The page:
"blogger summit": WNBC wants in

MSM news

During the station's introductory presentation last night at what was billed as New York's first Blogger Summit, the host, WNBC, reported that its own advance survey revealed that zero percent of their invited blog respondents thought that local TV news was helpful to their posting. This must have come as something of a shock to the network people, although I can't imagine why, because minutes later the station's News and Station Manager, Dan Foreman (who later told us that he had not really expected to enter much into the discussion) asked the assembled crowd of bloggers whether in light of their responses WNBC should just shut down its TV operations and concentrate entirely on developing a blog medium.

A show of hands from the audience, after what seemed like a moment of shock in response to what seemed like a genuinely impulsive question, indicated that there was a strong affirmative response. One blogger however did cry out, "what about the old people?" In the exchange which followed, one guest described local TV news coverage as composed mostly of stories on "fires and murders". Wow: Only two hours later, while awaiting the station's coverage of its own "blogger summit", I noticed that WNBC's 11 o'clock news led with an account of a fire, followed by a report of a murder. I was visiting the site for the very first time since the early 90's, when, because of a vested interest in the "broadcasting" of a politcal message, my friends and I would regularly scan local news coverage of our own creative theatrical actions or "zaps".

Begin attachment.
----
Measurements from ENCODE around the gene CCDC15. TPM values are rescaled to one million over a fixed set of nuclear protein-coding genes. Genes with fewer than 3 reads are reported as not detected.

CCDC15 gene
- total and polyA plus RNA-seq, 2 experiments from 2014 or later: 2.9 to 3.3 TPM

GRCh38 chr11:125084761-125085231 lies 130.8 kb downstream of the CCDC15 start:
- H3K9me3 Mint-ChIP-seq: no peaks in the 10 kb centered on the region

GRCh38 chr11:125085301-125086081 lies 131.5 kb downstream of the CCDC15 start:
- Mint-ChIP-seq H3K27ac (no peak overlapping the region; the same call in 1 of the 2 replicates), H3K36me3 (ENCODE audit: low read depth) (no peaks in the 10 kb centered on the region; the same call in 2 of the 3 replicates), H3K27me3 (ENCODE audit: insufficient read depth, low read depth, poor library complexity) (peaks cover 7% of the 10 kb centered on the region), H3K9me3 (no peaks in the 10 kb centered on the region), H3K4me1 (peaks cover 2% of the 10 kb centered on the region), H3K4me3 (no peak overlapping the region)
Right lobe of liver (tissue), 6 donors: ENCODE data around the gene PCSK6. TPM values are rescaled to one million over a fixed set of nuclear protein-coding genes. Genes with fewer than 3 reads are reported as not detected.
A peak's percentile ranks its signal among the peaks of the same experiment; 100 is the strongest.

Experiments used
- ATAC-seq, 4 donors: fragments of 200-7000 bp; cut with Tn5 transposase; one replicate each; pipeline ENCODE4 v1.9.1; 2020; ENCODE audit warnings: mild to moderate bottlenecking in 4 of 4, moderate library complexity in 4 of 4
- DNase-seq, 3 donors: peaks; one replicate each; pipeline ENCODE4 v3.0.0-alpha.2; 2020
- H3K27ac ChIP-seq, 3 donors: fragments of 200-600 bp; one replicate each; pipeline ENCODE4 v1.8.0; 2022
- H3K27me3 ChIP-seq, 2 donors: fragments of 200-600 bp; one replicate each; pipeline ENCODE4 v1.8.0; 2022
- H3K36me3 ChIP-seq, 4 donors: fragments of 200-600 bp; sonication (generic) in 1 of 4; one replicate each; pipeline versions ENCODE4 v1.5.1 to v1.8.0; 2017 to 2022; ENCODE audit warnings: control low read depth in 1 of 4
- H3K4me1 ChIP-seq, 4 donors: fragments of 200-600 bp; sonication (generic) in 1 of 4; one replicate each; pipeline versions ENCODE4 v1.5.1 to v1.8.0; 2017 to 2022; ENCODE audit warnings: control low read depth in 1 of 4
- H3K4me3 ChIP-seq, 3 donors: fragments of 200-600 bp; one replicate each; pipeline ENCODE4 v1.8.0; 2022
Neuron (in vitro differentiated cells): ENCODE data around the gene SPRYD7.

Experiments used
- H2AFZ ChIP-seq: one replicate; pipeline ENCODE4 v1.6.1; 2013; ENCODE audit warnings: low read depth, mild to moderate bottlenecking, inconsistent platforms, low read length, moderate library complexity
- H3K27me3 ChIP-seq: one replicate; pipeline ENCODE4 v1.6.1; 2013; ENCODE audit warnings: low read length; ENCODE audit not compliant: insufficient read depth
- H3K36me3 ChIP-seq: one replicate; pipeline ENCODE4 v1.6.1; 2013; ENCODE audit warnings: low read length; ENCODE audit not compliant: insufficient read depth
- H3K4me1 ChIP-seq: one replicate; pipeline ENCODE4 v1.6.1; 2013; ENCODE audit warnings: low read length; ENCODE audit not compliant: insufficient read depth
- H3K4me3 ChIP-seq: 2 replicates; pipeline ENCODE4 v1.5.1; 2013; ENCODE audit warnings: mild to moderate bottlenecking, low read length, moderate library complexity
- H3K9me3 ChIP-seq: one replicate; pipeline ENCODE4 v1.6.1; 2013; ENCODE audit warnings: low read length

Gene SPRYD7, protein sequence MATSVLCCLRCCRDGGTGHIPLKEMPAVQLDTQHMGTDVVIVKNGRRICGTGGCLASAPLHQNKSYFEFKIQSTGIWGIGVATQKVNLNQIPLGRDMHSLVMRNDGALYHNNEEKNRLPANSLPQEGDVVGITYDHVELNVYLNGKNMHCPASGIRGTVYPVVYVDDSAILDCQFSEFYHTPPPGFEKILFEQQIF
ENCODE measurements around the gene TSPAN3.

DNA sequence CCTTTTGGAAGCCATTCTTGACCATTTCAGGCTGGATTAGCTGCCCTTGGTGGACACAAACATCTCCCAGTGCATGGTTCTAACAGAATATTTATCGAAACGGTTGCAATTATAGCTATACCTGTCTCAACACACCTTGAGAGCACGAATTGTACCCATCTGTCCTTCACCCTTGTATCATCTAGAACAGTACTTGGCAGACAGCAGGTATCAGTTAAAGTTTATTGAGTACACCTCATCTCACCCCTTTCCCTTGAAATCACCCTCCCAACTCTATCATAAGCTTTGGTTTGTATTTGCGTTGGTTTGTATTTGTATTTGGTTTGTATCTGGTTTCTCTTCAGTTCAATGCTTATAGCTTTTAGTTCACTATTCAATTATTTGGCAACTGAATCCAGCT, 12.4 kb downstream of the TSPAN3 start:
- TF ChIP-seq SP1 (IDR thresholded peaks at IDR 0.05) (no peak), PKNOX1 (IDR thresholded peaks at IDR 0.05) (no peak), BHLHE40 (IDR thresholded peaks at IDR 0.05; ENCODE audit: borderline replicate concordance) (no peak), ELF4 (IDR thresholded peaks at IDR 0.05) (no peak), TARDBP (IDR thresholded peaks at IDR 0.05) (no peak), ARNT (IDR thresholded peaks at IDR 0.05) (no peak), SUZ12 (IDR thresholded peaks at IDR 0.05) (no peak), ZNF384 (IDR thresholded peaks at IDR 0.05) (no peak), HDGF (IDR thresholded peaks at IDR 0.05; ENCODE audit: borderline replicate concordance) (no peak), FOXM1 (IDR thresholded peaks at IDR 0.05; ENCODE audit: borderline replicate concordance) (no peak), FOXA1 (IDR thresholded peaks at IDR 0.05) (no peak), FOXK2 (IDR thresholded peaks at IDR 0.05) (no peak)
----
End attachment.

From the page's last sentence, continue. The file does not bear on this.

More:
While sitting in Studio A last night I was trying to imagine why any smart New Yorker would actually want to, or be able to, regularly wait around for a brief, fixed-schedule television news program in order to learn what was happening in the city - even if that were what was actually to be found on the little screen. At one point last night even Editorial Director Adam Shapiro admitted that the abbreviated nightly news format permitted only very limited coverage of any story.

I think that, except for those employed by NBC, few people in that studio normally watch network news of any kind. Later last night, during the local station's on-air coverage of the summit, technology reporter Sree Srinavasan explained to viewers browsing the web as novices that they would have to be sceptical about the accuracy of the information they find on blogs. He encouraged them to look around and not to trust the face value of anything, suggesting that it would be wise to get to know the sources of the information found: This is always good advice - for both journalists and those they serve, but in this case the scepticism absolutely has to begin with the powerful MSM, best described as our mainstream corporate entertainment media. [footnote: NBC is owned by GE]

On the subject of journalistic malpractice, that most excellent community source, Blog Chelsea, says that Barry put it best, in conversation last night:

There’s a war on, but all they can say is, "Look at these puppies!" They talk about Clinton’s sex life, but not about all of the freedom that is slowly being taken away from you.

[image from diamondsintheruff]